At the moment, the intransigent 2+2 within the Visegrad 4 only favors the anti-sovereigntist, progressive forces. How can we achieve a common platform where the decisive criterion for the relationship and friendship between our nations is not exclusively our stance towards Russia?

V4 has had its ups and downs, and I generally do not think it has ever played the role it could play. Theoretically speaking, there is a lot of political potential in it. I am sure that a block of states from Eastern and Central Europe representing the interests of the region could substantially modify the political architecture in Europe. It could, but so far it has not. I had an indirect confirmation of V4’s potential power when I accompanied Jarosław Kaczyński in his meeting with Angela Merkel. It was the time when the V4 revived and looked promising. Angela Merkel could hide her irritation at its growing influence, which would undermine Germany’s leading position. Unfortunately, this is no longer the case today, and V4 fell into slumber again. Generally speaking, the major difficulty is that we are too timid to try to be an important political actor.

Poland is deeply divided between the sovereigntist and anti-sovereigntist orientations. Our current government would rather cajole the Germans than stand up against their domination. In other countries, the situation is similar or even more complicated. Hungary’s Russian policy did not help to consolidate the V4, but I agree that this is not the only problem. Even without the war, V4 would have had to change a lot to become what it should be.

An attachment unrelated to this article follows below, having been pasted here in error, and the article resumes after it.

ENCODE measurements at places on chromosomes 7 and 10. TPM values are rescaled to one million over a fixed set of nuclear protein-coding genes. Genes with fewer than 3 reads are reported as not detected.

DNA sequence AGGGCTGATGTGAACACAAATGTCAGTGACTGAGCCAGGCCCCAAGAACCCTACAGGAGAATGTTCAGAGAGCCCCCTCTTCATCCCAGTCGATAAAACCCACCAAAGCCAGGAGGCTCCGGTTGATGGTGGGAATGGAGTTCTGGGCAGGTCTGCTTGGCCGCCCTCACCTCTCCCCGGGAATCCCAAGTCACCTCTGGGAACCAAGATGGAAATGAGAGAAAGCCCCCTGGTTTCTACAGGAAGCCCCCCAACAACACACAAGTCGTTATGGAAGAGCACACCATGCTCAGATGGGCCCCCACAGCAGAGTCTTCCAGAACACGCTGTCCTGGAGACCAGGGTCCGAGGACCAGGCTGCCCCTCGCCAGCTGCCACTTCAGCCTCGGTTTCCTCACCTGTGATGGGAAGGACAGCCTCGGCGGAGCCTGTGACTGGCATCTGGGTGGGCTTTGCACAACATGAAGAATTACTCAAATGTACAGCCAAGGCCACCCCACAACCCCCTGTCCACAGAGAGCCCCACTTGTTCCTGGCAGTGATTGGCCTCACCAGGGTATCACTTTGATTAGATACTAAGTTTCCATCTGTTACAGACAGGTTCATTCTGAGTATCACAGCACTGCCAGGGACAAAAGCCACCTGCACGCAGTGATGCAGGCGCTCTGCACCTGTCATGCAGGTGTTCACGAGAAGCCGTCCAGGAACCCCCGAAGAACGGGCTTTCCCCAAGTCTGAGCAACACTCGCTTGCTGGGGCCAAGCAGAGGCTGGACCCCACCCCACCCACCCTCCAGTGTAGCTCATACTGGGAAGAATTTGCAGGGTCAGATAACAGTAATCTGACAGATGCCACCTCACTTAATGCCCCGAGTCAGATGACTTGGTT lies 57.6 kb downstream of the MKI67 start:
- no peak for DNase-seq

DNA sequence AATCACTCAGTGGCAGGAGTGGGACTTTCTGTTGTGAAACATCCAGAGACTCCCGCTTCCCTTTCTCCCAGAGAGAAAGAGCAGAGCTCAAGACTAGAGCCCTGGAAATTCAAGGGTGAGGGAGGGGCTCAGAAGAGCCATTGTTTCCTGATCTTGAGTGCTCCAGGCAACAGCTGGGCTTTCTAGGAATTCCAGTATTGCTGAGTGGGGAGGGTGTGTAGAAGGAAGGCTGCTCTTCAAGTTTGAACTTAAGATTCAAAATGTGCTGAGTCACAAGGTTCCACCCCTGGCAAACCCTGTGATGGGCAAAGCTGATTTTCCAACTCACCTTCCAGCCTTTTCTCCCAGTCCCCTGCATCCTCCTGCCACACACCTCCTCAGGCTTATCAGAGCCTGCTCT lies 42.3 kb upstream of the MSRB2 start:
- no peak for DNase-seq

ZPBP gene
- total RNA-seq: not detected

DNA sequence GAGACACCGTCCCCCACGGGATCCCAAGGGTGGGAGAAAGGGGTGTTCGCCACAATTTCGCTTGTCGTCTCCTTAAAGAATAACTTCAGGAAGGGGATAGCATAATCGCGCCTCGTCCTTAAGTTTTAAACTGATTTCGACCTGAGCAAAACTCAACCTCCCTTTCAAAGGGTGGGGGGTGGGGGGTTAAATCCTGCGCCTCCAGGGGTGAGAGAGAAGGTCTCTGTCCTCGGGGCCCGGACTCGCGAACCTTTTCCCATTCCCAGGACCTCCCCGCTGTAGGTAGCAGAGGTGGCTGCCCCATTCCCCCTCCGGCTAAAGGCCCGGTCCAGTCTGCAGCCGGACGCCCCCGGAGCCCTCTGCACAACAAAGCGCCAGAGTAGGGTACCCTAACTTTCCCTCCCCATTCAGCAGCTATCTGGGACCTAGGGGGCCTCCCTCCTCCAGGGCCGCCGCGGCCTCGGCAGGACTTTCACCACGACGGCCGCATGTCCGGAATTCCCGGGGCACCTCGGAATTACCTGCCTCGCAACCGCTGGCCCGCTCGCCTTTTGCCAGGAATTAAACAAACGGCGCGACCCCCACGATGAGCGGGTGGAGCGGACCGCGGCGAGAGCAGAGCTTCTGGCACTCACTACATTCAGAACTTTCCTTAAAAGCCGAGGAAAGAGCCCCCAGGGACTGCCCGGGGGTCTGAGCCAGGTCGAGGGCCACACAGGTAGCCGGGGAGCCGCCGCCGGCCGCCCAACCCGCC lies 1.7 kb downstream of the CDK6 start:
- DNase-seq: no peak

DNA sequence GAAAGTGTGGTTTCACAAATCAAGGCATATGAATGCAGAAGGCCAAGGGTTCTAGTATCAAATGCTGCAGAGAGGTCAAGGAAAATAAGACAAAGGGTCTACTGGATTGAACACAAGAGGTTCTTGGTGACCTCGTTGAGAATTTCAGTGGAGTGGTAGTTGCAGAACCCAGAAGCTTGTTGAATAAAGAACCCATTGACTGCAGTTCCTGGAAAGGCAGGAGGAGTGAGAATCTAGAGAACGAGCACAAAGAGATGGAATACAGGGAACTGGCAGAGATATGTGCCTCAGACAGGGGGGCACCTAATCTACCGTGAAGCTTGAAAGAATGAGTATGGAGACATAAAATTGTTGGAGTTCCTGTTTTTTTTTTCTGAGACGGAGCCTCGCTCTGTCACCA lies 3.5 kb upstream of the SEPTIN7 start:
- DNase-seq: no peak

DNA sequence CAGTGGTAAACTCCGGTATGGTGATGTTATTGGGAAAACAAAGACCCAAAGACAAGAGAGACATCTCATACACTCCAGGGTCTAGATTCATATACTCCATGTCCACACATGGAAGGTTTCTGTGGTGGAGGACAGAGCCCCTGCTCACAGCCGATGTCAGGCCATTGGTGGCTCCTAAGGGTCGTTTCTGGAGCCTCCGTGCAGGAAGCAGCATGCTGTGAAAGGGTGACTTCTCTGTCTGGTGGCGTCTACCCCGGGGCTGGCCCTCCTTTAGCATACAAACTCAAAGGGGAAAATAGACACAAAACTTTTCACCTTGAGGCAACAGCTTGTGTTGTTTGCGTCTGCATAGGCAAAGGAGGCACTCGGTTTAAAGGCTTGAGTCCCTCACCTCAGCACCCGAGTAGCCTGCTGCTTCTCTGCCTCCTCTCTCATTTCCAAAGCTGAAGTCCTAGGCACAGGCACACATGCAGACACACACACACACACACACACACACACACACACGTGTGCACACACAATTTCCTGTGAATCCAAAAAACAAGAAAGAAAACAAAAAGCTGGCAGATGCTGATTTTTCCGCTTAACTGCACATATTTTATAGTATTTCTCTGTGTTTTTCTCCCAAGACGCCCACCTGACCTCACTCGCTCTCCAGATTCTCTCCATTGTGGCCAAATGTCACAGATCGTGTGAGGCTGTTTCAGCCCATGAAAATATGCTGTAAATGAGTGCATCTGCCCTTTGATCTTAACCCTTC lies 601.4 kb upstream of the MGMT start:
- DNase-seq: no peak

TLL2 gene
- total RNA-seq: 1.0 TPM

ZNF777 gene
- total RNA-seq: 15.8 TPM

Hungary’s euro-funds are still frozen in the EU, but Poland has received its 137 billion. From the point of view of conservative Hungary, we are more concerned about this than wistful, being aware of the fact that there is no free money from the EU, and this could directly and adversely impact the question of national sovereignty. Did you welcome the news or were you more concerned about the unfreezing of funds?

The whole recovery plan was a trap. Unfortunately, the previous Polish government decided to go for it. On the other hand, if it had decided otherwise, it would have been furiously attacked by the liberal opposition that it rejected the EU’s helping hand. It is extremely difficult to conduct a policy of sovereignty when the EU has massive support among the population, support that is completely unfounded and misplaced. To conduct a European policy in such a country is like walking on a tightrope. One cannot make a careless move. However, once the government accepted the recovery plan, it became a hostage of the EU’s vicious practices. In hindsight, one can say that we should have kept out of the European funds, but the judgment of hindsight is always easy. The Tusk government received some handouts from the Commission, and there were promises of some handouts. This has not changed much: this government has been consistently acting against Poland’s sovereignty, so receiving or not receiving some funds does not really matter. Economically, the funds are of no consequence, and the government’s servitude to Brussels and Berlin will remain as deep as ever.